All the while heavy flows of riders stooge past. These days any Inner London, rush-hour, bicycle action needs a healthy turnout just to differentiate itself from normal traffic.

The flyer for the event demands…

Major changes at busy, dangerous junctions are essential. There must be cycle lanes and cycle priority at places like Kings Cross,…  Traffic lights must be re-phased to have longer gaps between conflicting green phases, so that slow-moving traffic such as bikes, and pedestrians, are well clear of the junction before the next vehicles get a green light.”

For all its radical rhetoric it reads like a programme to accommodate current conditions not a fresh start  from humane principles.

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The first step to civilising the the Kings Cross streetscape – and something to build a popular campaign on – is getting rid of the one-way systems, returning local streets to their default setting. This benefits everyone. The roads will be easier to cross on foot, bus passengers will know where their stops are, cyclists can go direct without involuntary detours and unnecessary turning manoeuvres. It even helps local motor traffic.

Any modification of the layout that doesn’t begin by scrapping the one-way systems entrenches them and their only purpose, which is to give the impression that motor-traffic is moving faster than horses pulling carts.

What do we want? Considerate people. How do we get that? Design the streets for everyone not just the motorised minority.

As a chant? It needs work.

The action ended  at 19:00 with shouts of “see you next week” which sounded a bit over-ambitious, a ‘war’ of attrition?  Repetition is easily dealt with by power, novelty and imagination can be more effective. But you never know, fashion is mysterious,  maybe 2,500 will mobilise next time?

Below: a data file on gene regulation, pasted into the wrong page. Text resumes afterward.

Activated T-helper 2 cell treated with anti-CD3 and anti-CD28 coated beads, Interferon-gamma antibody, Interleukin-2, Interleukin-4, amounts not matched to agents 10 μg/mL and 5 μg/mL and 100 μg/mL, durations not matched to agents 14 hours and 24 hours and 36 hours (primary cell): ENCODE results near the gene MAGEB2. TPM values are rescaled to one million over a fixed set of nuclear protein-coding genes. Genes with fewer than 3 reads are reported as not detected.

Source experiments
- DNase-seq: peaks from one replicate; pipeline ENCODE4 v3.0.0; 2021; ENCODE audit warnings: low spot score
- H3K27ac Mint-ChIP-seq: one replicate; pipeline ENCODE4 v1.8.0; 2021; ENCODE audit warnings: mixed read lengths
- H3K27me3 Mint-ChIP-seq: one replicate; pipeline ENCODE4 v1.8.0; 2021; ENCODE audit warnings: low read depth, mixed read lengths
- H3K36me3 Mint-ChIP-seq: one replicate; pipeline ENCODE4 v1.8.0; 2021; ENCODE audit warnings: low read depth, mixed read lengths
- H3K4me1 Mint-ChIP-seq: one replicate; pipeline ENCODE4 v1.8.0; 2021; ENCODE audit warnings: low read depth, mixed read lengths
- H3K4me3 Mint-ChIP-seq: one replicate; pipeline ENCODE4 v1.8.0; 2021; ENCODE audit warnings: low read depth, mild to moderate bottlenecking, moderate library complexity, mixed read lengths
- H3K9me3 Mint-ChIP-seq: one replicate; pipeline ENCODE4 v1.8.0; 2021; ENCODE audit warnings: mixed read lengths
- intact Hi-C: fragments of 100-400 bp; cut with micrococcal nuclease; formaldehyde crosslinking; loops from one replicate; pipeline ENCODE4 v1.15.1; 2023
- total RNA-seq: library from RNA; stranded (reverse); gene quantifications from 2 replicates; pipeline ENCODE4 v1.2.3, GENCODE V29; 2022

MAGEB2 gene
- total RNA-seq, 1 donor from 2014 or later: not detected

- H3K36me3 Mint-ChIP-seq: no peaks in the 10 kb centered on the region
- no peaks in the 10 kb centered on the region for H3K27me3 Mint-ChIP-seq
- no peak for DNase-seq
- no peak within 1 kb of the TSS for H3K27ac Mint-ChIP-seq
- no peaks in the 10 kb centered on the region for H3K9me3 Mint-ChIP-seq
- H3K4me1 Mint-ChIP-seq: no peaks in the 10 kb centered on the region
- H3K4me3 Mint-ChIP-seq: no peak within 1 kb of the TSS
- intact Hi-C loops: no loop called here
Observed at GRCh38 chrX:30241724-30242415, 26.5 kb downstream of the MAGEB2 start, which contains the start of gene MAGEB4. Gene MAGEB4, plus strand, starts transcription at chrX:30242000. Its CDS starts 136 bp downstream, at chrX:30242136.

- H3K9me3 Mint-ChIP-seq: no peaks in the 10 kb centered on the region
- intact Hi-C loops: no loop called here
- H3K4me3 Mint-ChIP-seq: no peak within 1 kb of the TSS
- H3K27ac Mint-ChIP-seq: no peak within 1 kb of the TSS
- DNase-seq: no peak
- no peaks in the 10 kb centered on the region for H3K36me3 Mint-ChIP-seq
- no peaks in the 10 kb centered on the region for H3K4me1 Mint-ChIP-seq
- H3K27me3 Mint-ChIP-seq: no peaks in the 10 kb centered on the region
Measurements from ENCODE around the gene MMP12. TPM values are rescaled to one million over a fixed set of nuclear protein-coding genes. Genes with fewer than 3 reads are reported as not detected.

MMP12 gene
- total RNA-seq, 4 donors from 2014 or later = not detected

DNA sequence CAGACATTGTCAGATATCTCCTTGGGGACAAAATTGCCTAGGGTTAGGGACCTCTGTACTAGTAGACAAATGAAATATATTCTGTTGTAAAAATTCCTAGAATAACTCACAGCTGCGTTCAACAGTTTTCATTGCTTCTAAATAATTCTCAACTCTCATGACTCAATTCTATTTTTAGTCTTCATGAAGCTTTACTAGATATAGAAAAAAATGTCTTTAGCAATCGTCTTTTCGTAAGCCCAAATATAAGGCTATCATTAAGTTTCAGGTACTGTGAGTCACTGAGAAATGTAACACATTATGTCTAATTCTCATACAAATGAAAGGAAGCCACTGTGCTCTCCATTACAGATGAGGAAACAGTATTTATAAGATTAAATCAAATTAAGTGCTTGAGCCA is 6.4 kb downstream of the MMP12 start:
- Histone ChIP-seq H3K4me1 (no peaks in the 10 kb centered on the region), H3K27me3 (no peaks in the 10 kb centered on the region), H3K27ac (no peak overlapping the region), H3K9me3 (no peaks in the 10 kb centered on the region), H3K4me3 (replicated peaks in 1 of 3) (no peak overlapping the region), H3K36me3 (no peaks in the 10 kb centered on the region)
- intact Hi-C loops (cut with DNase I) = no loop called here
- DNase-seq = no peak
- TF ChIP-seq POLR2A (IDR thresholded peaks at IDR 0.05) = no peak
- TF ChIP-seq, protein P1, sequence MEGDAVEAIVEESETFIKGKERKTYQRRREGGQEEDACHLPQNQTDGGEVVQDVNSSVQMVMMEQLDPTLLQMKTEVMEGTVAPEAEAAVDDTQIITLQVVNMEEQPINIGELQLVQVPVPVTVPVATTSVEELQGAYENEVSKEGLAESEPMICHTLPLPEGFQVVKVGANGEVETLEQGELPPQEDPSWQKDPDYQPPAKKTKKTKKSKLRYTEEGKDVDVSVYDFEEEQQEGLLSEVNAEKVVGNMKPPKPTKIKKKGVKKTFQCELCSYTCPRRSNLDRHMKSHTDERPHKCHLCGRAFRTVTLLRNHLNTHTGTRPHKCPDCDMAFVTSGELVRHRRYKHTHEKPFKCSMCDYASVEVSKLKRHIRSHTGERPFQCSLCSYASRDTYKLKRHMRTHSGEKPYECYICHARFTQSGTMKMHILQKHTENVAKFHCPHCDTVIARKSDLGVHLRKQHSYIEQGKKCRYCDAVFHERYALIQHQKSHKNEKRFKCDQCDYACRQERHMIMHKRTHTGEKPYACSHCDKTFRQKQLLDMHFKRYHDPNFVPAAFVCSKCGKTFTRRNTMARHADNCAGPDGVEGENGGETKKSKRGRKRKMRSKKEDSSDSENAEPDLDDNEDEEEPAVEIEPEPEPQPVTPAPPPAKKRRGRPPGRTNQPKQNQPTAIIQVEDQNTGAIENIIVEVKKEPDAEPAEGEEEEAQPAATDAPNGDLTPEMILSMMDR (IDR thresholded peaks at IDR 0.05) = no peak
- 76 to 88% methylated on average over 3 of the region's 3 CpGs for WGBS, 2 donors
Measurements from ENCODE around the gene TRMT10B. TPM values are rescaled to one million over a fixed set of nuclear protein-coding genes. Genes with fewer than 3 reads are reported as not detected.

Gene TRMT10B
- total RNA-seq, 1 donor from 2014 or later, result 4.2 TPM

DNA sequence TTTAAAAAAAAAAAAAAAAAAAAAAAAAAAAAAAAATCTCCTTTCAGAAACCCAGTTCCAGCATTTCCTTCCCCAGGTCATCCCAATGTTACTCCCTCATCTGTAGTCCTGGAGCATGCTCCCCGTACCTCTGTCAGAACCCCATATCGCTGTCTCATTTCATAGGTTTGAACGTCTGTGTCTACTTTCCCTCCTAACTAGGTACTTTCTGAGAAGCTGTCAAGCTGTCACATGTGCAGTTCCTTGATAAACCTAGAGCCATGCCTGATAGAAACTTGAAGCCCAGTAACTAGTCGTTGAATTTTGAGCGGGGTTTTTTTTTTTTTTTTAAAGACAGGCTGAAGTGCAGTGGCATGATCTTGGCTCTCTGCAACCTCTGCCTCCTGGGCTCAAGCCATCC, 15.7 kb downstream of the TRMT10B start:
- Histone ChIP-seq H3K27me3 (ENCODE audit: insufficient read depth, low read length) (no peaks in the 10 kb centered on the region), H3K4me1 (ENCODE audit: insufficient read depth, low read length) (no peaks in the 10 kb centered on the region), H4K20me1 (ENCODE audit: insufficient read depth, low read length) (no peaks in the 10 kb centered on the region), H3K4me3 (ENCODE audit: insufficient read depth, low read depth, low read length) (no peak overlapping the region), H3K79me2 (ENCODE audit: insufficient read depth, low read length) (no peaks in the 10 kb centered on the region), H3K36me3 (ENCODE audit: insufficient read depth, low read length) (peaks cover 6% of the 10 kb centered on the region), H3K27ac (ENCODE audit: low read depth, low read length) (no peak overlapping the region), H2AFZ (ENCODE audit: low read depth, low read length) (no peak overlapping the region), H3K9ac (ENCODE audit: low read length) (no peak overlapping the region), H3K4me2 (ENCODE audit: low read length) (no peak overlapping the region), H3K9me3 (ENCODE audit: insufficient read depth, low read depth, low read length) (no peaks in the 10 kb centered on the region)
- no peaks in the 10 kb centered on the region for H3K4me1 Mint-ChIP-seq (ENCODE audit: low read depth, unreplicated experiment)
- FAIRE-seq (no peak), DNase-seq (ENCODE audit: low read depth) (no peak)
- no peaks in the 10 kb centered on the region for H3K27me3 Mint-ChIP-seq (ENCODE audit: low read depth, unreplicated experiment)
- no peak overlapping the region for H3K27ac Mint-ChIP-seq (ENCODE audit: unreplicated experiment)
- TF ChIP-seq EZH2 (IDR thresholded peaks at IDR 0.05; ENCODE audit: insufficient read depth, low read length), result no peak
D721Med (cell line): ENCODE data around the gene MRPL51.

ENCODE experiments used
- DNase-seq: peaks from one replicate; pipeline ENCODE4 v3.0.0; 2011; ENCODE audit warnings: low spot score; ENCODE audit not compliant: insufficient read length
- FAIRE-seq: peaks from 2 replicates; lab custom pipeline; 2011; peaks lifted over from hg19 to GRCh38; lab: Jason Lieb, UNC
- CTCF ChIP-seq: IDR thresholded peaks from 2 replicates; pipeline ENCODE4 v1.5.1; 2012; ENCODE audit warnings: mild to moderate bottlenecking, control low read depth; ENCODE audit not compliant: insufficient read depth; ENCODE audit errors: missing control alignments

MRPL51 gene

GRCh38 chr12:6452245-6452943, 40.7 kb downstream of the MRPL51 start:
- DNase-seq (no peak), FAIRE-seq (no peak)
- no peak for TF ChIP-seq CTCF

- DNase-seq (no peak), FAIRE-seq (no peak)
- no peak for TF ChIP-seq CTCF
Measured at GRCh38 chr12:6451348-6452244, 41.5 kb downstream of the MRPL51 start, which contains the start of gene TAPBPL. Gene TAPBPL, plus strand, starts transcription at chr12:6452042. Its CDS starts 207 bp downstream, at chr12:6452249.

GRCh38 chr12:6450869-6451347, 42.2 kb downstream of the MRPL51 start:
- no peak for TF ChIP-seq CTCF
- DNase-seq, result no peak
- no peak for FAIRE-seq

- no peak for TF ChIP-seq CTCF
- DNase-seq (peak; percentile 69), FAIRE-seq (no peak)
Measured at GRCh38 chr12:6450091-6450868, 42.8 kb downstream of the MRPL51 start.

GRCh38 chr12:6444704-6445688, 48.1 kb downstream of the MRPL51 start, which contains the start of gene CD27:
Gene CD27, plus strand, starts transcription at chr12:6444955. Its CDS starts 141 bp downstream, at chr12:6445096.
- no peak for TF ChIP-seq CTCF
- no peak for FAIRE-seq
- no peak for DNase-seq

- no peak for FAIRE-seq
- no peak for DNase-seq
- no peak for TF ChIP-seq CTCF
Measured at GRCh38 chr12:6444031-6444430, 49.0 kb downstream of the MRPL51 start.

Role-models of distinction, update.

Last week’s post featured street photography. If you imagine owntheroad is going to be some low-wattage addition to that genre please look away now. There’s no dignity in stalker behaviour.

That’s not to criticise brilliant specialists. The cycle chic craze is delightful, not least because it’s vindicated a million middle-aged men who wouldn’t know ‘chic’ if it gave them a full body wax. They can now call looking at dynamic pictures of well-groomed, long-legged young women…

… ‘research on urban planning’.

Just to prove that almost all the good ideas have been had already and originality is a Twentieth Century perversion, Claire Petersky sent me this.

It’s also been suggested that last weeks pictures were somehow set-up, even that it was me under the headscarf. If the pictures had been staged then I would have definitely demanded a more obviously horsey model.

Even the authenticity of the pigeon has been questioned: “If it was really Sloane Square how come it was eating a bun not a brioche?”